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Judge Patrick L. Carroll III
Remarks at ADA's 20th Anniversary Ceremony
July 26, 2010



The Connecticut Judicial Branch and the 20th anniversary of the Americans with Disabilities Act

Good morning, Ladies and Gentlemen, advocates and artists, and other distinguished guests.  On behalf of Chief Justice Chase T. Rogers and the Connecticut Judicial Branch, I would like to welcome you to the Branch’s commemoration of the twentieth anniversary of the signing of the Americans with Disabilities Act.

 I am honored to be here today to share a few words about the ADA, considered by many to be the greatest piece of civil rights legislation for Americans since the landmark 1964 Civil Rights act outlawed segregation and discrimination based on race, gender, religion or ethnicity.

 The Americans with Disabilities Act was years in the making, thanks to the tireless efforts of disability rights advocates like the late Justin W. Dart Jr.,  who contracted polio in 1948 at the age of 18.  Mr. Dart left the hospital two years after his diagnosis and attended the University of Houston, where he earned his bachelor’s and master’s degrees in political science and history with plans to be teacher.  Yet, despite his degrees, the University withheld his teaching certificate, because Mr. Dart was a wheelchair user.  Thankfully, that would not happen today.  Mr. Dart never gave up fighting for what he knew to be his right as an American citizen, the right to life, liberty and pursuit of happiness.   Mr. Dart ultimately came to be known as the “Architect of the ADA".

 With Mr. Dart at his side, when President George H. W. Bush signed the ADA into law, he spoke about the “shameful wall of exclusion” that had kept millions of Americans from enjoying their fundamental rights.  The wall of exclusion that left so many people behind, simply because they had different abilities.  Not inabilities, just different abilities.

 Interestingly enough, the ADA grants no special rights, and favors no man or woman over another.  The Americans with Disabilities Act simply guarantees the inclusion of all people, regardless of their physical or intellectual abilities.  It requires equal access to education and employment; to housing and transportation; to public facilities such as courthouses, hospitals and libraries; to services previously only available to the able-bodied; to museums, art galleries, amusement parks, movie theaters, restaurants and beaches.

 In other words, the ADA ensures that people with disabilities have the same opportunities as their non-disabled friends, family and neighbors.  To have access to all the possibilities that life has to offer.

It is appropriate that today’s event is titled, “Possibilities.”  The artists whose works are featured here clearly have embraced the possibilities that live within them, whether they are living with cerebral palsy, or autism or Down’s Syndrome.  The beauty in these paintings — and they will be on display through September, so please, feel free to tell your friends about the exhibit  — demonstrates that the human spirit knows no limits, and bows to no challenges.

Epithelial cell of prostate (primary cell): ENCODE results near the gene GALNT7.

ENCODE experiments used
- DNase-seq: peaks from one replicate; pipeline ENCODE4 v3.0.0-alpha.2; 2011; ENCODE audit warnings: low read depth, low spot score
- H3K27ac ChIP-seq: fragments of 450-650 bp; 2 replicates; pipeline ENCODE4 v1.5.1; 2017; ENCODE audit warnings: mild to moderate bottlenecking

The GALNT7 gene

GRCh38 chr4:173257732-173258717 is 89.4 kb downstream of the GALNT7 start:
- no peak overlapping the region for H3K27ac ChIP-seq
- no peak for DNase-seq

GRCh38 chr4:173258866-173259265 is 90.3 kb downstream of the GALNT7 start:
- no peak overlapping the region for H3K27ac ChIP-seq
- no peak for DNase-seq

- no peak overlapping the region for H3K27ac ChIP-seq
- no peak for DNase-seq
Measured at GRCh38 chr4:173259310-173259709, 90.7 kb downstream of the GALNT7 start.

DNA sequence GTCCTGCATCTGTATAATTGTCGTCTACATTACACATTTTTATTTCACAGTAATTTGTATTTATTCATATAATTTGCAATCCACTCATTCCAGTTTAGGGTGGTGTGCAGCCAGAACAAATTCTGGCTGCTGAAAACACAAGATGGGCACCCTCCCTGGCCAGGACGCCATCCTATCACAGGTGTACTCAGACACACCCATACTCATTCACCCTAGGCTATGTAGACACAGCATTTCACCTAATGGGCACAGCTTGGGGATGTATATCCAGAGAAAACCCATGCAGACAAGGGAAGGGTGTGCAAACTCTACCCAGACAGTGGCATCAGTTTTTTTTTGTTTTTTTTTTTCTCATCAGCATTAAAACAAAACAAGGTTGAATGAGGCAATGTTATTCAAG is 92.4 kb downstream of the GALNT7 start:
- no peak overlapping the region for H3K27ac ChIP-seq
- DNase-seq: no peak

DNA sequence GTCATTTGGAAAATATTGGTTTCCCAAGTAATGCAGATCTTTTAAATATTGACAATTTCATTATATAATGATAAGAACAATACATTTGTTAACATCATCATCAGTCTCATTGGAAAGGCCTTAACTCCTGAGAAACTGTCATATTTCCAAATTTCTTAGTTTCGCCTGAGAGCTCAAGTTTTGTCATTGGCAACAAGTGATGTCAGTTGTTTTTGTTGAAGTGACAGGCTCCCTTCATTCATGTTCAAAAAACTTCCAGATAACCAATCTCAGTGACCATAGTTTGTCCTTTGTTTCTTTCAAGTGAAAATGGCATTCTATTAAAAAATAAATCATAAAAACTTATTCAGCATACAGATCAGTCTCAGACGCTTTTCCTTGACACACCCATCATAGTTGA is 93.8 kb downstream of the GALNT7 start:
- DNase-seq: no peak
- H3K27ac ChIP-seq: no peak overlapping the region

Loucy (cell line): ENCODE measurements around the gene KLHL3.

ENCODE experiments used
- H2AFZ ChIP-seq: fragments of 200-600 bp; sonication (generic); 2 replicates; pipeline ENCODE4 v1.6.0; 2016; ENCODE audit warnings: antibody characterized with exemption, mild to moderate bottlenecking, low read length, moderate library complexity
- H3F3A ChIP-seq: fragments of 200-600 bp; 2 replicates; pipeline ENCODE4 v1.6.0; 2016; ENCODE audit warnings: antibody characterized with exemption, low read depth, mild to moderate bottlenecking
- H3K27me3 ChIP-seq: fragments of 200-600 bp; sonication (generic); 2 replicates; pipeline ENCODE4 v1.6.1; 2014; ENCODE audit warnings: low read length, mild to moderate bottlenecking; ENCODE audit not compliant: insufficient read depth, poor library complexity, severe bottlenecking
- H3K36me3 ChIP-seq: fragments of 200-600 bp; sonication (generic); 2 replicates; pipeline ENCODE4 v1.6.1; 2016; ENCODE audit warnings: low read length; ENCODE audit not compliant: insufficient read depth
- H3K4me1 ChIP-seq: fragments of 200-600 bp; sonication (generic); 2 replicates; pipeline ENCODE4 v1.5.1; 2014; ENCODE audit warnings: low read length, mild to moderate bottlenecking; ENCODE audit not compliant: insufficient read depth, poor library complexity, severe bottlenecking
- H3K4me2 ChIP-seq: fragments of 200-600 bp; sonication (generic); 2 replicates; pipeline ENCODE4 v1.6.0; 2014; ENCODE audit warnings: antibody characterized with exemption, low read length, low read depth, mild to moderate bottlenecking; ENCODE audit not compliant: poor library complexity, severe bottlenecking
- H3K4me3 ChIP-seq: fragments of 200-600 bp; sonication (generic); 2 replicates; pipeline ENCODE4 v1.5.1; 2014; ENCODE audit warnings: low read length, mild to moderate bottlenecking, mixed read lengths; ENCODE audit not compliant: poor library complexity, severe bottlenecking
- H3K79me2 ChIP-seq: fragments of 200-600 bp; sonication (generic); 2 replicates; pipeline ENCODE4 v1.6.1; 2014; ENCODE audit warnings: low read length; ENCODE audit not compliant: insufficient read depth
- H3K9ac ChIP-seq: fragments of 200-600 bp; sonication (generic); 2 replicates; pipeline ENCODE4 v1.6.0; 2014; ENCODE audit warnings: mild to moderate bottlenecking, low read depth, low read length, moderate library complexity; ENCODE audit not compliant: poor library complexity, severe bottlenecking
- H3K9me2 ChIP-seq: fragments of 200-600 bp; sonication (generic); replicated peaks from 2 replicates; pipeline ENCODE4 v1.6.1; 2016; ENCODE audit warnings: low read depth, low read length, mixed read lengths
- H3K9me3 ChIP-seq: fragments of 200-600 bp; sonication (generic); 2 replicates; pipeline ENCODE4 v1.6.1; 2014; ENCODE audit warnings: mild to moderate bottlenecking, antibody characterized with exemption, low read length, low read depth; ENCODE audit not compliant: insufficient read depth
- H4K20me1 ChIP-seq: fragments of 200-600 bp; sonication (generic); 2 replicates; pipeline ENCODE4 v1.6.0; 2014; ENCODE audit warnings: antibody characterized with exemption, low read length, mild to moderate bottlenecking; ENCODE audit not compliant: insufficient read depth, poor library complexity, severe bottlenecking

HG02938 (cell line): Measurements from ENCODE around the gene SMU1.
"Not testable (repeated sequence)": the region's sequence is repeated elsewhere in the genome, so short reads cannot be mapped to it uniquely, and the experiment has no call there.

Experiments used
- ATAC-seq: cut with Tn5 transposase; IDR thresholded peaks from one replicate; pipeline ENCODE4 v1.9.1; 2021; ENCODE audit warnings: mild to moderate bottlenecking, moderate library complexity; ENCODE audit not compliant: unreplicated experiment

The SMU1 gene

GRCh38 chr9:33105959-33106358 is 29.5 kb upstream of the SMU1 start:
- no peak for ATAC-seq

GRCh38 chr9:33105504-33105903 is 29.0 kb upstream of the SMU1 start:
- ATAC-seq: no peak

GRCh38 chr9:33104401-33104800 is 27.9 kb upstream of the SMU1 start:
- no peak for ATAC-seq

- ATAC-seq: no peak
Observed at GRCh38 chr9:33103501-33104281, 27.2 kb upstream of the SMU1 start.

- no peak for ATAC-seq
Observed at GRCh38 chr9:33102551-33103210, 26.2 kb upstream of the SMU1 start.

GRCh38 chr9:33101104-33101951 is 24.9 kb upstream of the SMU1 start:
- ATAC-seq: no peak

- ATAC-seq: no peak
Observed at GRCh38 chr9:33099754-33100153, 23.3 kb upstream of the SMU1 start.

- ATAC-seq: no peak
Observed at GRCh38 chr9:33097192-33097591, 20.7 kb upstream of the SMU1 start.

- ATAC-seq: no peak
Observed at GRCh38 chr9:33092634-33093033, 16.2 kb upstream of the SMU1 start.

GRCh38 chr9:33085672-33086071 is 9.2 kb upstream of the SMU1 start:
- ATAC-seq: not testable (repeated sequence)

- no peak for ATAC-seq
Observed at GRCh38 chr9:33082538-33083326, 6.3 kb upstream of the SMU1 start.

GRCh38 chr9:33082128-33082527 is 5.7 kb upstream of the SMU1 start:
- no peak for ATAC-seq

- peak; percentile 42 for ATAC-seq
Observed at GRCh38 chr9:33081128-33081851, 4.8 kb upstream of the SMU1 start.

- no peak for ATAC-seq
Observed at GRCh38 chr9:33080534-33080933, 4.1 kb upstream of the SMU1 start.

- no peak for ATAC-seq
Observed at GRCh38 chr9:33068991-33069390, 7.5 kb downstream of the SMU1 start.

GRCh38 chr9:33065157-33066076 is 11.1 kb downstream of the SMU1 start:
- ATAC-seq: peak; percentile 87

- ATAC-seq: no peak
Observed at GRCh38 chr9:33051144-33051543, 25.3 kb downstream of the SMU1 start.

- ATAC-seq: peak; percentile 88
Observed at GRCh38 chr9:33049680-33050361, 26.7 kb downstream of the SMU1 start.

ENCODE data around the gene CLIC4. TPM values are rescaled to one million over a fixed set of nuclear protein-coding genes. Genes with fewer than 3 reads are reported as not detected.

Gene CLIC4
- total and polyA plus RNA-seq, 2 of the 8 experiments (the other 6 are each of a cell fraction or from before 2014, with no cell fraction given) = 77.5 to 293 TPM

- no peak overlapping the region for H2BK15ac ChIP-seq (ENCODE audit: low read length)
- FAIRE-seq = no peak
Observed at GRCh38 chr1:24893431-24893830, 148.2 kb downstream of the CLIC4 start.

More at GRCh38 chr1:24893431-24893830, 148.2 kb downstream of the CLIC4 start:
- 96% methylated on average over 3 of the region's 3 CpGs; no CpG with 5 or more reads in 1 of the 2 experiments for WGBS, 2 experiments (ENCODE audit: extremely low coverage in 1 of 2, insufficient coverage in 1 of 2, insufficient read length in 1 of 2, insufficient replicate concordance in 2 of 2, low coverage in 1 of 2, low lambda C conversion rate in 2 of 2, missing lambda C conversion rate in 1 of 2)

Although a prior commitment has kept Chief Justice Rogers from today’s commemoration, I can say on her behalf that access to justice is a priority within the Judicial Branch.  In 2007, shortly after her swearing in, Chief Justice Rogers began a process to ensure that the Branch develop a long-term blueprint for the future, by creating the Public Service and Trust Commission.  I was one of the 42 members of the Commission, and in 2008 we proudly delivered to the Chief Justice a Strategic Plan for the Branch.

 Access was first among the five goals of that Strategic Plan, and the Access goal is this: The Judicial Branch will provide equal access to all of its facilities, processes and information through the identification and elimination of barriers

 In the two years since the Strategic Plan’s creation, there can be little doubt that the Branch is meeting its obligation to maintain compliance with the ADA by assuring ACCESS and by providing a litany of services and accommodations to people of varying abilities.  Chief Justice Rogers approved more than a dozen of the recommendations made by the Plan’s ADA Committee to improve access for people of differing abilities.  For example:

· There are now ADA Coordinators in every Branch courthouse and facility who each year provide assistance to hundreds of court users, including jurors and parties to cases, with everything from sign language services to assistive listening devices and CART, or Real Time Transcription.